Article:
Runtu Waa Nabad is a mobile phone-based information service that engages people in moderating rumours and misinformation in a similar manner as projects like Kijiji Cha Amani in the Democratic Republic of the Congo and Hagiga Wahid in South Sudan and Uganda. The key elements of Runtu Waa Nabad are:
Rumour reporting – Runtu Waa Nabad users can sign up and report rumours anonymously using our SMS system, the project website, or by contacting one of the project’s trained community ambassadors. Every rumour is different so we have to prioritize which ones to address first. We manage this process using the purpose-built WikiRumours software, with any reports concerning violence taking precedence.
Verification – Once we determine which rumours to address first, our next task is to uncover the truth. There are various ways to do this, and our team has to determine the best approach to use for each rumour. In some cases, the relevant authorities may know, while in other cases, consulting trusted sources within the community or querying subscribers may yield the truth.
Intervention – Finally, we need to not only verify rumours and respond to the individuals who initially reported them, but also to consider strategies for containing and countering false information on a community level before it can spread and do harm. This is where community partners such as chiefs, elders, youth leaders, and women’s representatives will be essential.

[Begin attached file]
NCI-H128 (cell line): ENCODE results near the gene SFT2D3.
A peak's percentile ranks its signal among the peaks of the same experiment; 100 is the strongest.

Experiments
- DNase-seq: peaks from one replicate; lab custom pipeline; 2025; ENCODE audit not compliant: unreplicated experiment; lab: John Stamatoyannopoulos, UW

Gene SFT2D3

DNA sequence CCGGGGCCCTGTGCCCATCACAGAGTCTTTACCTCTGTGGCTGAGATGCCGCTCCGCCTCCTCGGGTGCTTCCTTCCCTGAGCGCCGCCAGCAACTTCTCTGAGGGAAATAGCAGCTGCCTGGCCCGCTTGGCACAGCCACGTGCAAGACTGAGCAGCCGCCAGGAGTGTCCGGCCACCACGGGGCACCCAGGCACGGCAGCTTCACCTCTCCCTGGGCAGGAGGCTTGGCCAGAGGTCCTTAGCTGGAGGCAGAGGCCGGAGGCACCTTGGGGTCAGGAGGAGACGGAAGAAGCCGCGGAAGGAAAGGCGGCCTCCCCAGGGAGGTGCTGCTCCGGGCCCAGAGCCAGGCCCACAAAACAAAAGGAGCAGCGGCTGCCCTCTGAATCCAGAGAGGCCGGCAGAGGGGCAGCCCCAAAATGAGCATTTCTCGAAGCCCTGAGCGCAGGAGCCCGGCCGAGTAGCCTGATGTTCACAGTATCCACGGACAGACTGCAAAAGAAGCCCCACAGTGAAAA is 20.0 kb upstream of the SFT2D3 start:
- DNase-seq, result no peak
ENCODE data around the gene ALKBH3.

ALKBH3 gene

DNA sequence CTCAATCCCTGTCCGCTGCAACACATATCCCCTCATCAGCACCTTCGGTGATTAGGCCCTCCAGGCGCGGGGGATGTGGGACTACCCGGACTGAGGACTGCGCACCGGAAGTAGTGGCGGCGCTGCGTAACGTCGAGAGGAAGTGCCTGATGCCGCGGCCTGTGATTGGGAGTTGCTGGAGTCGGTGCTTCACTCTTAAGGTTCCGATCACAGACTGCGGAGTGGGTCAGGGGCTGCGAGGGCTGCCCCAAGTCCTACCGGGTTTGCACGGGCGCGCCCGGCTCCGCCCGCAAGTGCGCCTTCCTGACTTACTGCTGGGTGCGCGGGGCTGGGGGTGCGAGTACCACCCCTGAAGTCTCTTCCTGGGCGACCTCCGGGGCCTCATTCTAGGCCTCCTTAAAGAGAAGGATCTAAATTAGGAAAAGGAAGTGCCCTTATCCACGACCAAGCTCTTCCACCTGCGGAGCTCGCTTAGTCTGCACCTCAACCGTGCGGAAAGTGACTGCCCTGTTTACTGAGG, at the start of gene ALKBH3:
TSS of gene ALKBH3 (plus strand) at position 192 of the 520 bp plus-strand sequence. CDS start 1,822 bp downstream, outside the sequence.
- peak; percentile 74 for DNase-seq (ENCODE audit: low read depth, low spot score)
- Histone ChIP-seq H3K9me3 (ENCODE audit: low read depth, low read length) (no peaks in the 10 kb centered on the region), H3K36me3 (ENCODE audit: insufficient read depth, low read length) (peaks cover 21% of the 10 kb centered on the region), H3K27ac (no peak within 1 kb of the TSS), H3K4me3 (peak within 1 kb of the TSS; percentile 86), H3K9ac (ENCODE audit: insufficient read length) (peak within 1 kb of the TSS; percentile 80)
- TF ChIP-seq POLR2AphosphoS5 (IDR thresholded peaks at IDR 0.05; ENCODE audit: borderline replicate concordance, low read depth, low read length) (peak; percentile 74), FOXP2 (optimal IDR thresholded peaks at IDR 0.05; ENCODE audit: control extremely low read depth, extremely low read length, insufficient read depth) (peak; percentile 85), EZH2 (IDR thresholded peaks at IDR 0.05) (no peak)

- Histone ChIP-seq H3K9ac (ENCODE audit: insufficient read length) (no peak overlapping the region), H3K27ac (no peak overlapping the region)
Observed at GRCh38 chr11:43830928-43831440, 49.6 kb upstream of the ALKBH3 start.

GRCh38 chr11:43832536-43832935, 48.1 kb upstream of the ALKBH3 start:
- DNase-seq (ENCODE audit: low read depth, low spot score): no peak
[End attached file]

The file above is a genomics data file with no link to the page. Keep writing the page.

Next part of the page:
In addition to these elements, Runtu Waa Nabad’s community ambassadors play a key role by serving as the human face of the project. These trained volunteers assist with monitoring rumours in their communities as well as being conduits for delivering accurate information from Runtu Waa Nabad back to those same communities. Community ambassadors also act as proxies by reporting information on behalf of community members who are unable or unwilling to use technological channels to interact with Runtu Waa Nabad. This helps to maximize the project’s accessibility in an environment with a significant digital divide.
Keep checking back on our website and our social media channels to learn more about the progress we are making on this important project.